The first Trinity V3s are expected to ship during September, though in limited quantities, with production ramping up for bigger October shipments. Meanwhile, for existing Trinity Plus, Pro and ProX owners, the polyphony, extra models and freer configurations of the MOSS board make an upgrade from the Solo board worth considering — while owners of the base model Trinity should scrap any plans to add the Solo board and go for the MOSS board instead. Unfortunately, neither availability nor pricing of the new board could be confirmed by Korg UK at the time of going to press, though clearly it will cost at least the difference in price between a Trinity and a Trinity V3.

Brief Trinity V3 Specification

Synthesis Methods: ACCESS (sample‑based subtractive) + MOSS (modelling‑based subtractive)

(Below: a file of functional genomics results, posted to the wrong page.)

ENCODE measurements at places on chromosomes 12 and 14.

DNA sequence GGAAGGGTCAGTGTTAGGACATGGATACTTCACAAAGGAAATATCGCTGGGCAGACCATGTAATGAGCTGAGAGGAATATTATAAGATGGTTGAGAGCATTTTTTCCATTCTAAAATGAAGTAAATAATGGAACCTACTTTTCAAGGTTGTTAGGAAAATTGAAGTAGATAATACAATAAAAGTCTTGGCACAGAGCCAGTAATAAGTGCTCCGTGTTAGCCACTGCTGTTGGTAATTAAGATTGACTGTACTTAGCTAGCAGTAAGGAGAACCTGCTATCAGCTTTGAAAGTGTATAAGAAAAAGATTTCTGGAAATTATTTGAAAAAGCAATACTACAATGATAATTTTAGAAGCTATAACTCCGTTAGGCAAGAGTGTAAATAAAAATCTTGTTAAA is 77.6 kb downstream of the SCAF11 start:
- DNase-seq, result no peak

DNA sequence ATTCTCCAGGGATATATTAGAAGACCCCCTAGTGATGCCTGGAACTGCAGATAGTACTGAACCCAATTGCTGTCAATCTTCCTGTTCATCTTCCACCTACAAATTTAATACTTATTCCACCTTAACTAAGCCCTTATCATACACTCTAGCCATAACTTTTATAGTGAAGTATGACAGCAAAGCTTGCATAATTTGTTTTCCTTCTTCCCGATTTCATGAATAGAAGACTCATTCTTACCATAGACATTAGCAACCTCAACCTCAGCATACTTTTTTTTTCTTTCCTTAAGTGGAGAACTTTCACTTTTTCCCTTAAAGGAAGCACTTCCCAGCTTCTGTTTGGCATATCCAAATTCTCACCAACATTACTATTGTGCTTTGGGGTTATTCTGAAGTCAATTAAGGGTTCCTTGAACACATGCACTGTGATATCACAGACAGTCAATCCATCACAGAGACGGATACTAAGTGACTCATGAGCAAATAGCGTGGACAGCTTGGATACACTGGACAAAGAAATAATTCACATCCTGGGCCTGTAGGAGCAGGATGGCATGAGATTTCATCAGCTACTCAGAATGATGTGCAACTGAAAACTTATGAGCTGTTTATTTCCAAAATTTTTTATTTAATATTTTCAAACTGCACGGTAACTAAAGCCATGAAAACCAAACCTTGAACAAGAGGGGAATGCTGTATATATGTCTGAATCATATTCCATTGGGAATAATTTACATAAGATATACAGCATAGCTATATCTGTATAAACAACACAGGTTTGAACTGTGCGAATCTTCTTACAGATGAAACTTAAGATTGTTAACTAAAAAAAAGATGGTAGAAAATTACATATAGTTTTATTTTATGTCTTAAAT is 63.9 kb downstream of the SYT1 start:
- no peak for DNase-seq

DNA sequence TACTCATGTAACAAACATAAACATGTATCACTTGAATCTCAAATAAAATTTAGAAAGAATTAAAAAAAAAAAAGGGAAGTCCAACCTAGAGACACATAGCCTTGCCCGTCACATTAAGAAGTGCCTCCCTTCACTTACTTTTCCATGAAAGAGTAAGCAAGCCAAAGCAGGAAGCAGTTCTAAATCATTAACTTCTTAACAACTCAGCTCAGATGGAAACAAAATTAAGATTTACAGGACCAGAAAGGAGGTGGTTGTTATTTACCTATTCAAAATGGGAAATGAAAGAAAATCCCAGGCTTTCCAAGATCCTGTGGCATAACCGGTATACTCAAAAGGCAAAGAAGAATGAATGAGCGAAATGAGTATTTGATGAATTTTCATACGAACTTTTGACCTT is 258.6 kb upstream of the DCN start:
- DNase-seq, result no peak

Sample ROM: 24Mb
Polyphony: ACCESS: 32 voices; MOSS: 6 voices
Programs: ACCESS: 256 (Banks A and B); MOSS: 128 (Bank M)
Combinations: 256 (Banks A and B)
Effects: 100 Inserts, 14 Masters, 2 master effects in all modes, 3 (single/dual)

and 4 (drum) insert effects in Program mode, 8 insert effects

in Combi and Sequencer modes

Multitimbrality: 8 parts in Combi mode, 16 parts in sequencer mode
Sequencer: 16 tracks, 192ppqn resolution, 20 songs, 100 patterns per song,

80,000‑note maximum capacity, Standard MIDI File compatible

Display: TouchView 320‑ x 240‑dot graphical backlit touchscreen LCD
Disk Drive: 3.5‑inch DSDD/HD
Audio Outs: L/Mono (1) and R (2), 3, 4; headphones
Foot Controller Sockets: Sustain, programmable footswitch, programmable footpedal
MIDI: In, Out, Thru

Original SOS Reviews

  • Trinity and Trinity Plus — December 1995 and January 1996.
  • Trinity expansion options — January 1997.
  • Z1 — October 1997.